Scarborough-born actress Penelope Wilton picks up first Olivier Award

Penelope Wilton with the Olivier award for Best Actress at the Royal Opera House, central London. PRESS ASSOCIATION Photo. Picture date: Sunday April 12, 2015. See PA story SHOWBIZ Olivier. Photo credit should read: Ian West/PA Wire

Penelope Wilton with the Olivier award for Best Actress at the Royal Opera House, central London. PRESS ASSOCIATION Photo. Picture date: Sunday April 12, 2015. See PA story SHOWBIZ Olivier. Photo credit should read: Ian West/PA Wire

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Angela Lansbury’s triumphant West End theatre return was capped with an Olivier Award tonight as the veteran star said her win left feeling like “a million dollars”.

The 89-year-old’s performance at the Gielgud Theatre saw her follow in the footsteps of her mother, Moyna Macgill, who made her debut in the same stage almost a century ago.

She was named best supporting actress for her performance in Blithe Spirit, which saw her return to London theatre for the first time in 40 years.

Accepting the award, she said: “I simply can’t believe it.” The actress, who was given a standing ovation, said: “I can’t remember a lot of things these days but I can remember my lines.”

She told the audience that theatre was “life and I’m glad that I’m still in it” and thanked them, saying: “Here I am creeping up to 90 and I feel a million dollars.”

There was joy for Scarborough-born Penelope Wilton, who won best actress, earning the Downton Abbey star her first ever Olivier Award having received six nominations over the years.

Her performance as a mother whose lawyer son was imprisoned by the Nazis in Taken At Midnight saw her triumph over stars including Gillian Anderson and Kristin Scott Thomas.

The award came on the back of critical acclaim for her performances at the Theatre Royal Haymarket. One national newspaper critic wrote: “Always impressive when playing characters of determination and integrity, Wilton’s facility for self-composure and stillness draws you in when she seems to be doing almost nothing.

“She relays the story – often employing direct-to-audience address – in a poignant cross between retrospection and relived anticipation.”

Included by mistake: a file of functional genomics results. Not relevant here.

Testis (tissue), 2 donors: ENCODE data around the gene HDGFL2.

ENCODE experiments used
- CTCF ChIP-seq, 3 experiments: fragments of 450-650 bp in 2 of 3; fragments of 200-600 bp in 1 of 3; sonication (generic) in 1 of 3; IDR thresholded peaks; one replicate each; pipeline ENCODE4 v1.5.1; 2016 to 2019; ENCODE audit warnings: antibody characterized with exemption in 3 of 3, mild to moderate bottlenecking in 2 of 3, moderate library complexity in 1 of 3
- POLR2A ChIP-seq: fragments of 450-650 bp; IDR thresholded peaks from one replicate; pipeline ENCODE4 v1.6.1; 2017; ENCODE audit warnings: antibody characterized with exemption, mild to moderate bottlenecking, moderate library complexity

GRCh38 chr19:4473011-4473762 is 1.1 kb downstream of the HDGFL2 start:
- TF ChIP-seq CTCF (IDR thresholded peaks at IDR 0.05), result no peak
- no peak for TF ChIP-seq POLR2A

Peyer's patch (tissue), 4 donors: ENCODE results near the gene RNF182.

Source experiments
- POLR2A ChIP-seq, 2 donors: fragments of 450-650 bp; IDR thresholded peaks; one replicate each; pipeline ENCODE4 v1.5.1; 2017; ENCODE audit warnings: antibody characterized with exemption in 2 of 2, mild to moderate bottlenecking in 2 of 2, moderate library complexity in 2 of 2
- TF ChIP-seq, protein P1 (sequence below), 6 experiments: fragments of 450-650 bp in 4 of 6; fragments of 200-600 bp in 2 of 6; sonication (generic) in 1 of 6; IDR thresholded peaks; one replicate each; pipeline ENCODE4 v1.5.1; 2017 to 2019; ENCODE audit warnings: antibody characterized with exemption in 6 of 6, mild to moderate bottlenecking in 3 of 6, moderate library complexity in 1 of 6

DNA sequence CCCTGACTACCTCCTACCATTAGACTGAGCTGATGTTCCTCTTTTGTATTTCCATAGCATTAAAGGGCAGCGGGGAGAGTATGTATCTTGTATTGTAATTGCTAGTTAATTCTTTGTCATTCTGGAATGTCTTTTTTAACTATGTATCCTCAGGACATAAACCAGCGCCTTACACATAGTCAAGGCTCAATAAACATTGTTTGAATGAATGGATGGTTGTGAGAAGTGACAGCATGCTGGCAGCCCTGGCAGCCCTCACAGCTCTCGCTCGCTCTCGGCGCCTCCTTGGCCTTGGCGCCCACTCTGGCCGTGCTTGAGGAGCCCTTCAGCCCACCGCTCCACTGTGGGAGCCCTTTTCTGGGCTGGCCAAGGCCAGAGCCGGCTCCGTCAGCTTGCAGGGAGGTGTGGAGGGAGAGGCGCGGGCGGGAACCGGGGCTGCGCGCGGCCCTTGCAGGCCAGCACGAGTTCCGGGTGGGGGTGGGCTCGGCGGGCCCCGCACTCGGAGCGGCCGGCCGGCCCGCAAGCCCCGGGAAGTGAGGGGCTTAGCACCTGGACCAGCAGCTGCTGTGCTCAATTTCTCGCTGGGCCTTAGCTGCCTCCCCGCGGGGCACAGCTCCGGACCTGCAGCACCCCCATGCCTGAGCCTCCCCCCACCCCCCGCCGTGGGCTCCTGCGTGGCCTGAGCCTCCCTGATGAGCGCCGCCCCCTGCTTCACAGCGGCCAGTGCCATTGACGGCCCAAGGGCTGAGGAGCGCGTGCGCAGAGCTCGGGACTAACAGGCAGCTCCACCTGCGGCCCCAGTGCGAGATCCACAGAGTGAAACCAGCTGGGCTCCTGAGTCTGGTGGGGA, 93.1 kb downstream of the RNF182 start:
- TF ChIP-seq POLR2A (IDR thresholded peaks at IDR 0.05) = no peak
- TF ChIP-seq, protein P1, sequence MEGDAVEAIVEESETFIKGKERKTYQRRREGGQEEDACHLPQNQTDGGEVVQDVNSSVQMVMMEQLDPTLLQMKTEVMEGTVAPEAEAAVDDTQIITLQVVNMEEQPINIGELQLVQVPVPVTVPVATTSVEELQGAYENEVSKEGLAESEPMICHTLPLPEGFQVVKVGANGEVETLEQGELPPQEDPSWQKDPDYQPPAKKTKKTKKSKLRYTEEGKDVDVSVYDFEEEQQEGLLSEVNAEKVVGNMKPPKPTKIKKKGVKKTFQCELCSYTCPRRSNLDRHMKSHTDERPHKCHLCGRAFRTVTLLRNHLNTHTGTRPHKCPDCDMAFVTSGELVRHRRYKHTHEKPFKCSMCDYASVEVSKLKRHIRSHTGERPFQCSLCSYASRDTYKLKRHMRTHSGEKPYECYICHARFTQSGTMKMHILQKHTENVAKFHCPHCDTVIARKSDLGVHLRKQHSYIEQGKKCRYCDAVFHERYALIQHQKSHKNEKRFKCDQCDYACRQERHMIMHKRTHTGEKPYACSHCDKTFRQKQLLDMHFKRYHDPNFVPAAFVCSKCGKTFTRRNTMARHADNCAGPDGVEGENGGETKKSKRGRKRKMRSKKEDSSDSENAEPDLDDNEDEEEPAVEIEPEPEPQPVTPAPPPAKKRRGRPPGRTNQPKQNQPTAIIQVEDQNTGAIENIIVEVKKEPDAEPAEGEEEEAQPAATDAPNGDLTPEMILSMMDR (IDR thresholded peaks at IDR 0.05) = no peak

The show, at the Royal Opera House in Covent Garden, central London, opened with a performance from the cast of Beautiful - The Carole King Musical before host Lenny Henry welcomed the audience.

The first award - for best revival - was presented by Russell Tovey and Anne-Marie Duff to A View From The Bridge, before The Play That Goes Wrong, featuring actors Jonathan Sayer and Henry Shields, was named best comedy. Mark Strong was named best actor for his performance in A View From The Bridge.

Speaking to reporters backstage, Strong said he did not expect to win but his triumph made him want to keep working on the stage. He said: “That is what theatre is about. If it’s good it allows us to examine ourselves, why we behave the way we do.”

The award for Outstanding Achievement in an Affiliate Theatre went to Ben Monks, while Howard Harrison won the Olivier for lighting design for his work on City of Angels at Donmar Warehouse.

The gong for sound design was given to Gareth Owen for Memphis The Musical before a performance by the cast of Kinks musical Sunny Afternoon.

Costume designer Christopher Oram won next for his work on the stage versions of Hilary Mantel’s Wolf Hall and Bring Up The Bodies.

Es Devlin, who is currently designing the opening ceremony of the Rio de Janeiro 2016 Olympic Games, won the award for set design for her work on Nether.

The best actor in a supporting role award was presented by Sherlock duo Mark Gatiss and Amanda Abbington and went to Wolf Hall and Bring Up The Bodies actor Nathaniel Parker who plays King Henry VIII.

Earlier, stars including Nicole Scherzinger, nominated for best supporting actress in a musical for her role as Grizabella in Cats, Gemma Arterton and James McAvoy walked down the red carpet at the event - the biggest in theatreland.

Kinks frontman Ray Davies won the award for outstanding achievement in music for Sunny Afternoon, which is based on his string of hits with the band.

Accepting his award, he paid tribute to the people who had inspired songs including Waterloo Sunset, Dead End Street and See My Friends.

He said:”People are the source of my material, so the next time you’re sitting in a park and see someone like me looking at you don’t phone the police. I’m just writing about you.

“The world is a wonderful place to be in for people.”

Speaking backstage, Davies said he was already making plans for another musical.

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